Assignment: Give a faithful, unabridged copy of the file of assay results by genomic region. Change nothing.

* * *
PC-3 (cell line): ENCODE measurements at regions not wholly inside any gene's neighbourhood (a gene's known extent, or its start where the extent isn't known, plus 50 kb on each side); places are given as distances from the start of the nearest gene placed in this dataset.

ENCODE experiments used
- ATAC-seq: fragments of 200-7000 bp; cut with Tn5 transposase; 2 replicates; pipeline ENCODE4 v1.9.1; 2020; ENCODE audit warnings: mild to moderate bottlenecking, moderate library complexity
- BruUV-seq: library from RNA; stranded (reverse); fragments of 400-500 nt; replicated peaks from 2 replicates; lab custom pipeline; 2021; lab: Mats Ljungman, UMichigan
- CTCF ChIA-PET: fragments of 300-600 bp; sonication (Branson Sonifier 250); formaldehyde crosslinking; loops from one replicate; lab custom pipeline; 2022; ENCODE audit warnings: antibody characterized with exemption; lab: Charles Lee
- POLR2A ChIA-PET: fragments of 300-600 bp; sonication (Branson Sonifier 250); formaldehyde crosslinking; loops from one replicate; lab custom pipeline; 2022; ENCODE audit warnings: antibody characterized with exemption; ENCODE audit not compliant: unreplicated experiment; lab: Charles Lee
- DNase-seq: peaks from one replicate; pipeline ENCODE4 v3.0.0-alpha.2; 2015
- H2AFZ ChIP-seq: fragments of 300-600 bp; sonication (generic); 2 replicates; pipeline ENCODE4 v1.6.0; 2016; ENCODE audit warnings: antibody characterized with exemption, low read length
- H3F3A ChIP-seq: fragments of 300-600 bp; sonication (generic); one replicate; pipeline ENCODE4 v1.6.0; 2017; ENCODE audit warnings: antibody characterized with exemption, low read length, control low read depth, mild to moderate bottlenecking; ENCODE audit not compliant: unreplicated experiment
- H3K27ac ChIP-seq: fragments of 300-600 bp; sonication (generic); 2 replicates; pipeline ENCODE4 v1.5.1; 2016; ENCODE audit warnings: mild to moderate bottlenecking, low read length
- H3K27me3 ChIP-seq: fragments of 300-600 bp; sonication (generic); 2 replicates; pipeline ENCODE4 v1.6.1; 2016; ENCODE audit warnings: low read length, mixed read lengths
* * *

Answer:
PC-3 (cell line): ENCODE measurements at regions not wholly inside any gene's neighbourhood (a gene's known extent, or its start where the extent isn't known, plus 50 kb on each side); places are given as distances from the start of the nearest gene placed in this dataset.

ENCODE experiments used
- ATAC-seq: fragments of 200-7000 bp; cut with Tn5 transposase; 2 replicates; pipeline ENCODE4 v1.9.1; 2020; ENCODE audit warnings: mild to moderate bottlenecking, moderate library complexity
- BruUV-seq: library from RNA; stranded (reverse); fragments of 400-500 nt; replicated peaks from 2 replicates; lab custom pipeline; 2021; lab: Mats Ljungman, UMichigan
- CTCF ChIA-PET: fragments of 300-600 bp; sonication (Branson Sonifier 250); formaldehyde crosslinking; loops from one replicate; lab custom pipeline; 2022; ENCODE audit warnings: antibody characterized with exemption; lab: Charles Lee
- POLR2A ChIA-PET: fragments of 300-600 bp; sonication (Branson Sonifier 250); formaldehyde crosslinking; loops from one replicate; lab custom pipeline; 2022; ENCODE audit warnings: antibody characterized with exemption; ENCODE audit not compliant: unreplicated experiment; lab: Charles Lee
- DNase-seq: peaks from one replicate; pipeline ENCODE4 v3.0.0-alpha.2; 2015
- H2AFZ ChIP-seq: fragments of 300-600 bp; sonication (generic); 2 replicates; pipeline ENCODE4 v1.6.0; 2016; ENCODE audit warnings: antibody characterized with exemption, low read length
- H3F3A ChIP-seq: fragments of 300-600 bp; sonication (generic); one replicate; pipeline ENCODE4 v1.6.0; 2017; ENCODE audit warnings: antibody characterized with exemption, low read length, control low read depth, mild to moderate bottlenecking; ENCODE audit not compliant: unreplicated experiment
- H3K27ac ChIP-seq: fragments of 300-600 bp; sonication (generic); 2 replicates; pipeline ENCODE4 v1.5.1; 2016; ENCODE audit warnings: mild to moderate bottlenecking, low read length
- H3K27me3 ChIP-seq: fragments of 300-600 bp; sonication (generic); 2 replicates; pipeline ENCODE4 v1.6.1; 2016; ENCODE audit warnings: low read length, mixed read lengths